Nevertheless, I think it’s best I keep up this tradition of massive yearly reviews, where I get to highlight the world of background music, and to continue bastardising this idiotic concept that such music ‘shouldn’t be noticed’.
Princess Principal was an action-adventure highlight of Summer 2017, and a big part of this resonance with the fandom was undoubtedly the high-octane musical identities afforded to the production by its arranger/composer duo of rising star Ryo Takahashi (ACCA: 13-ku Kansatsu-ka, Classroom of the Elite), and prolific veteran Yuki Kajiura (Kara no Kyoukai, Fate/Zero, Sword Art Online, ERASED).
The following is a translation of the interview conducted with the two composers by Natalie Music.
Spielekonzerte (German for ‘game concerts’) certainly doesn’t sound like a new and flashy concept in the west, until you have the context to realise that it didn’t find its international attention until 2003 rolled over. Which was decades after the very first game concert ever held in 1987, led by the famed Dragon Quest composer Koichi Sugiyama at the Suntory Hall in Tokyo.
Like I always say, there’s something inherently magical about film music. I wouldn’t miss it for all the unoriginality (I prefer the word ‘homage’) that it so proudly displays at every glorious turn or twist. So. Let us have our 7 minutes and 38 seconds of pure bliss, away from the politics, away from 2017. Let’s go back to 2016 for just another few moments.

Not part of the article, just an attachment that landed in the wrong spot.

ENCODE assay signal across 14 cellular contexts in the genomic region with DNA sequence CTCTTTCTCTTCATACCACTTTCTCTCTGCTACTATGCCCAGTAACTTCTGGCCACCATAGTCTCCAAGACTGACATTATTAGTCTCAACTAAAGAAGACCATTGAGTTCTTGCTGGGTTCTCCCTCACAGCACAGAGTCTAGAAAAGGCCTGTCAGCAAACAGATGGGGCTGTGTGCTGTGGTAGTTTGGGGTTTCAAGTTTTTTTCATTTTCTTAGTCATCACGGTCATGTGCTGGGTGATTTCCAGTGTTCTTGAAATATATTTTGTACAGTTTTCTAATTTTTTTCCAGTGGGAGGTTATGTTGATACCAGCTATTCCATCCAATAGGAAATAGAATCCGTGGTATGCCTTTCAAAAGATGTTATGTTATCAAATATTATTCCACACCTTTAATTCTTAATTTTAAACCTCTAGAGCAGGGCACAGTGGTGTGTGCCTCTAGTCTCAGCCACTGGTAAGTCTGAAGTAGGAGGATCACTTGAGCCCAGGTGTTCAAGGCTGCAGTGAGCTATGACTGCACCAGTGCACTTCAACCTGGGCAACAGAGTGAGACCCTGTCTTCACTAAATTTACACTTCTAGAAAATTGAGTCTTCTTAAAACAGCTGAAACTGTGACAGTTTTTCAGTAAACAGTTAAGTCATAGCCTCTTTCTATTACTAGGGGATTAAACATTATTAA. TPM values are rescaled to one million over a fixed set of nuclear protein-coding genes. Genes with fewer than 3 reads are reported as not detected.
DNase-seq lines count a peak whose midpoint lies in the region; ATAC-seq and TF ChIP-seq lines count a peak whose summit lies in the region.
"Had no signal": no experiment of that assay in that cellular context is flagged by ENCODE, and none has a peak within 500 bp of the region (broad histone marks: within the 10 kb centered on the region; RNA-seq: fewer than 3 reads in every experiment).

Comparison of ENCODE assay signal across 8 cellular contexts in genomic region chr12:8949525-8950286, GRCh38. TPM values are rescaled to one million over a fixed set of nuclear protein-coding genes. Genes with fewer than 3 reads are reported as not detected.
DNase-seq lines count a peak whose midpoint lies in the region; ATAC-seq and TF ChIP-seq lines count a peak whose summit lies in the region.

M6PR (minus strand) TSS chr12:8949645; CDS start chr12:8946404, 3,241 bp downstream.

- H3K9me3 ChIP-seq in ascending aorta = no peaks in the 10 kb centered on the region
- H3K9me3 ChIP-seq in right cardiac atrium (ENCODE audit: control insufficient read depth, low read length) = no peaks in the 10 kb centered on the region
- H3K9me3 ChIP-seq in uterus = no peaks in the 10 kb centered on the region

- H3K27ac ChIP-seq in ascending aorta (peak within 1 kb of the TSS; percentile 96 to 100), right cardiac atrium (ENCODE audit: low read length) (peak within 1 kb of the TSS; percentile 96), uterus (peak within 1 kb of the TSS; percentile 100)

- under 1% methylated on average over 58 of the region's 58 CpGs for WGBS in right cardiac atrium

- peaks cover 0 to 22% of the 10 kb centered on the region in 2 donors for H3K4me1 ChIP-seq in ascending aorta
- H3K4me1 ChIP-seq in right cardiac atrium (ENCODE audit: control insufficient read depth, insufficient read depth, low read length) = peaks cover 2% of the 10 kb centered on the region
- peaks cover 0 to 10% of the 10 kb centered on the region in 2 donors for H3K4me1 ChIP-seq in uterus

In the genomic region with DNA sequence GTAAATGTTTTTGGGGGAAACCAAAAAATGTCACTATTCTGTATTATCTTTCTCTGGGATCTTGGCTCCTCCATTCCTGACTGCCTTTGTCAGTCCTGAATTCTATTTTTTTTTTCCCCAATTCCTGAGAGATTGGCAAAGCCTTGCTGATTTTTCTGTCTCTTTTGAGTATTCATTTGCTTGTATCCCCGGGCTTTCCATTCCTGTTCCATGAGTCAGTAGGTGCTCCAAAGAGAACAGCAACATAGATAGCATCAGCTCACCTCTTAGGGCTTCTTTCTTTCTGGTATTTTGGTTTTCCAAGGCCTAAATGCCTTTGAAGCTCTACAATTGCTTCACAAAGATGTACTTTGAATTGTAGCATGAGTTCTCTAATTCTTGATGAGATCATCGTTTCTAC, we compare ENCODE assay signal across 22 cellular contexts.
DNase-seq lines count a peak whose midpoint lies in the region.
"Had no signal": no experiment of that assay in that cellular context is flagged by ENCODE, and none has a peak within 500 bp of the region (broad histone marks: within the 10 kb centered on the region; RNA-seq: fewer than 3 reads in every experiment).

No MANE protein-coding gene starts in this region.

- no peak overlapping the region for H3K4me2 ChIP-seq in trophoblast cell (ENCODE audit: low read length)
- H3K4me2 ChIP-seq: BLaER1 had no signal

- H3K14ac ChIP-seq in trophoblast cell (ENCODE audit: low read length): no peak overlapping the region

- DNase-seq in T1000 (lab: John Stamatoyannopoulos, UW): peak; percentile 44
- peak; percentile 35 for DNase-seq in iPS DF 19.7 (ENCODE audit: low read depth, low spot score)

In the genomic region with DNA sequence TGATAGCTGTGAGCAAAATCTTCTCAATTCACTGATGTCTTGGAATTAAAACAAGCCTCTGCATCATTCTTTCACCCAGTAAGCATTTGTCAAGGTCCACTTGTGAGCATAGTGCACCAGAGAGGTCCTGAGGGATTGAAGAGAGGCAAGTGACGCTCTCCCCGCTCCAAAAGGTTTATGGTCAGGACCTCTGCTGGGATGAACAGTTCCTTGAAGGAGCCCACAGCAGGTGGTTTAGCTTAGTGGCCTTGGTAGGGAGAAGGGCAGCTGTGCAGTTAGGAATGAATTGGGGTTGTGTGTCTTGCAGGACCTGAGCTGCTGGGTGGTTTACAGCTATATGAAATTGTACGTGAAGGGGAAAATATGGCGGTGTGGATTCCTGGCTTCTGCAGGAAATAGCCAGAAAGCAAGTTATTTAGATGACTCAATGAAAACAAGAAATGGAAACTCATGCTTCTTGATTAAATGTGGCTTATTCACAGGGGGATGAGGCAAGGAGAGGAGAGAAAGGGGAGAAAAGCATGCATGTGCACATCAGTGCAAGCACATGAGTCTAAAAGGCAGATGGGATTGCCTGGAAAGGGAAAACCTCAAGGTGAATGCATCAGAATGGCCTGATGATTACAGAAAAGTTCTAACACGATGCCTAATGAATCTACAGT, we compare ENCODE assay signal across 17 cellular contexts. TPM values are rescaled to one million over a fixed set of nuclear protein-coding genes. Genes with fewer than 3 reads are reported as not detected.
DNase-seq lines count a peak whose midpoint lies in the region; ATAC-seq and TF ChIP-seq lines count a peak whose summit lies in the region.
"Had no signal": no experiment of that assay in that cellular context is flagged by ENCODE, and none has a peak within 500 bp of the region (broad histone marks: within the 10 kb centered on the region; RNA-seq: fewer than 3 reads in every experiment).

(Yes. You can pretty much guess my winners from just reading the above paragraph.)
There is a sense of idyllic rhythm that Aria exerts when one allows him or herself to engage with its cinematic heartbeat. It’s obvious: everything has its own rhythm, its own footprint, when it makes contact with another existing entity. If one takes this idea far enough, existence is just another way to visualise and define relationships. And creating rhythm is but another expression for finding uniquity.
You know that time of the year, when suddenly jingle bells (the actual thing…and that damn song) started appearing in every shopping mall you visit? The television channels starts to air cheesy Christmas-themed comedies and cartoons every 7pm (I think this is the 9th year in a row I remember seeing Elf staring Will Ferrell getting a re-airing on TV), and you start to overhear Michael Bublé-performed Christmas carols being played in car radios as you strolled along your home street.